As of Tuesday that number after the 20 where it says date at the top of your checks is now 13, like in 2013. It seems that after all these years this is what our secular New Year observance has come or counted down to. That is it has become essentially a numbers game and not much more.
There are those numbers on top of our checks and of course there is the matter of the nature of the fall off the fiscal cliff from which we are still not sure whether will be jumping off at our own volition or having someone push us. And then there is the all-important debt ceiling which has to be adjusted yet again to borrow more money from China so that we—the USA—can spend more money.
The contrast of the New Year’s, the secular and the Jewish one are simply startling in their contrasts. The Jewish New Year and the lead up to it that involved myriad emotional as well as physical preparations involve, as a result, a considerable amount of trembling. New Year’s Eve, in New York and elsewhere also involves a considerable amount of trembling considering that over a million people assemble themselves in freezing temperatures in Times Square to watch an assemblage of bulbs descend some 130 feet as a commercial promotion for a lighting company.
There are similarities as well as marked differences between the meaning and symbolism of both New Year celebrations. As time moves on those contrasts become more pronounced and noticeable. It is no longer just an interpretation of when any said year should end or begin. As time progresses and I suppose we all intellectually mature somewhat we are struck with the realization of not just how different the two are but how, opposite and even contradictory to one another they really maybe.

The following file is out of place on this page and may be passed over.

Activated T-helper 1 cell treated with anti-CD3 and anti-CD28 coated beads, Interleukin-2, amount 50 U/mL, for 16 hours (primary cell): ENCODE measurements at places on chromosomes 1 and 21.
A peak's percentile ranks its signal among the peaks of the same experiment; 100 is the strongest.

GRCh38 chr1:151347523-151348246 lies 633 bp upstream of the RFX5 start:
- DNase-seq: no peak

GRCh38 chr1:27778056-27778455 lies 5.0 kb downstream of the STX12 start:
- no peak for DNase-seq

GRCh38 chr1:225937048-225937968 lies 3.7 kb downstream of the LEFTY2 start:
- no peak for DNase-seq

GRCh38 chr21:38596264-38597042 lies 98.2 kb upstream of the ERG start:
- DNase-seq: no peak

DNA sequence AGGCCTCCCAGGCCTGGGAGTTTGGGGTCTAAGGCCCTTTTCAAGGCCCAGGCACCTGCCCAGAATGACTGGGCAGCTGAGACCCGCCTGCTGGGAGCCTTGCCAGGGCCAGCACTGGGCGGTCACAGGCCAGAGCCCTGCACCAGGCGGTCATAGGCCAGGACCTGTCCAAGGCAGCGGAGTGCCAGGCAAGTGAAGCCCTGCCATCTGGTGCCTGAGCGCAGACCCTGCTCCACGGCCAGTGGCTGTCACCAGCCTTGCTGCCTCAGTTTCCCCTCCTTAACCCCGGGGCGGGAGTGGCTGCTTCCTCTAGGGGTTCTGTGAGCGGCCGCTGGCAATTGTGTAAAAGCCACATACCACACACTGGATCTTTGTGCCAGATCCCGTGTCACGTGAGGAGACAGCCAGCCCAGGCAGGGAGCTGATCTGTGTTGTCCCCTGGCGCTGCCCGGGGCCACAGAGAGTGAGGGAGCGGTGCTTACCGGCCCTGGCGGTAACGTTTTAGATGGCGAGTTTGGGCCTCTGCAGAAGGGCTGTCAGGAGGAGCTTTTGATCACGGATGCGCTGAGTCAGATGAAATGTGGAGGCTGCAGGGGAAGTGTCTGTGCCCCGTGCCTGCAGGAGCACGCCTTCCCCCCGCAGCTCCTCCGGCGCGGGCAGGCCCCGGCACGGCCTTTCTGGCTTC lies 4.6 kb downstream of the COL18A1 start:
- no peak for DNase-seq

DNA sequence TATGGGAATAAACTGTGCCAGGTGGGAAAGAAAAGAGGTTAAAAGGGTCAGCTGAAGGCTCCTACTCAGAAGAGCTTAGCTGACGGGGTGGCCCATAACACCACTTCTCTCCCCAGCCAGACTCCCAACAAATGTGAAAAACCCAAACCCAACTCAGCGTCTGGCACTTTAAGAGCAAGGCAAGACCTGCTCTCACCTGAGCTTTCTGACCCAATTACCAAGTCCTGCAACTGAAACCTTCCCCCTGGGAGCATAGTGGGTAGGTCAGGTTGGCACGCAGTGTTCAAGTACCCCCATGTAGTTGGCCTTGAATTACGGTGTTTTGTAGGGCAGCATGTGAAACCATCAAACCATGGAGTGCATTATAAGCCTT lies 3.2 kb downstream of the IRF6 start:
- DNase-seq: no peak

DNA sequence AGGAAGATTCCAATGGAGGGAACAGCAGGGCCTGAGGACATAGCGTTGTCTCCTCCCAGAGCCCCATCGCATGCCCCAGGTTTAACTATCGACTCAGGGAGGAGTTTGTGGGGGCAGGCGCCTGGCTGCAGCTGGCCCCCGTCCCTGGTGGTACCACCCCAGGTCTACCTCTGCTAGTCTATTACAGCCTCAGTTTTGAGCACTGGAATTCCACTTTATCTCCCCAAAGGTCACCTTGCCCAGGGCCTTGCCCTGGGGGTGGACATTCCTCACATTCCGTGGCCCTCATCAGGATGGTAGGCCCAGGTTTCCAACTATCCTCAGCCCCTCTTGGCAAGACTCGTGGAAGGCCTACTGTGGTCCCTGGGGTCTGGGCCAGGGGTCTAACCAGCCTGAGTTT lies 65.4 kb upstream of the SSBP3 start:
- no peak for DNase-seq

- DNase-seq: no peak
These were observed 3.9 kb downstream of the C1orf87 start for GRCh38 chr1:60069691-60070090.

Why is January 1 what it really is and why was this date selected as the start of the New Year? Well, the short simple answer is that with Christmas being the historical birthdate of the Christian savior who was born to Jews in or near Jerusalem, well, January 1, would be eight days later or the day of the Jewish male’s circumcision or brit milah. So the international secular new year is all about the day that Jewish baby boy had his bris in ancient Israel. What took place after that is a rather long and complicated story.
As for the Jewish New Year, Rosh Hashana—it is not as conventional wisdom says the day on which G-d created the world that we live in. Actually the Jewish New Year is the day on which Adam and Even were created in the Garden of Eden on the 6th day of creation. So you see the New Year celebrations are centered around events related to human kind and not necessarily about creation or evolution of the development of the cosmos or the universe.
So, in other words, it looks regardless of what philosophy or outlook you subscribe today, at the end of the day it is all up to us and how we rise to the occasion or actually do the exact opposite. And as long as we are discussing New Year related things it suddenly becomes no wonder or mystery that so many things are wanting and in stressful shape. More at 5TJT.COM.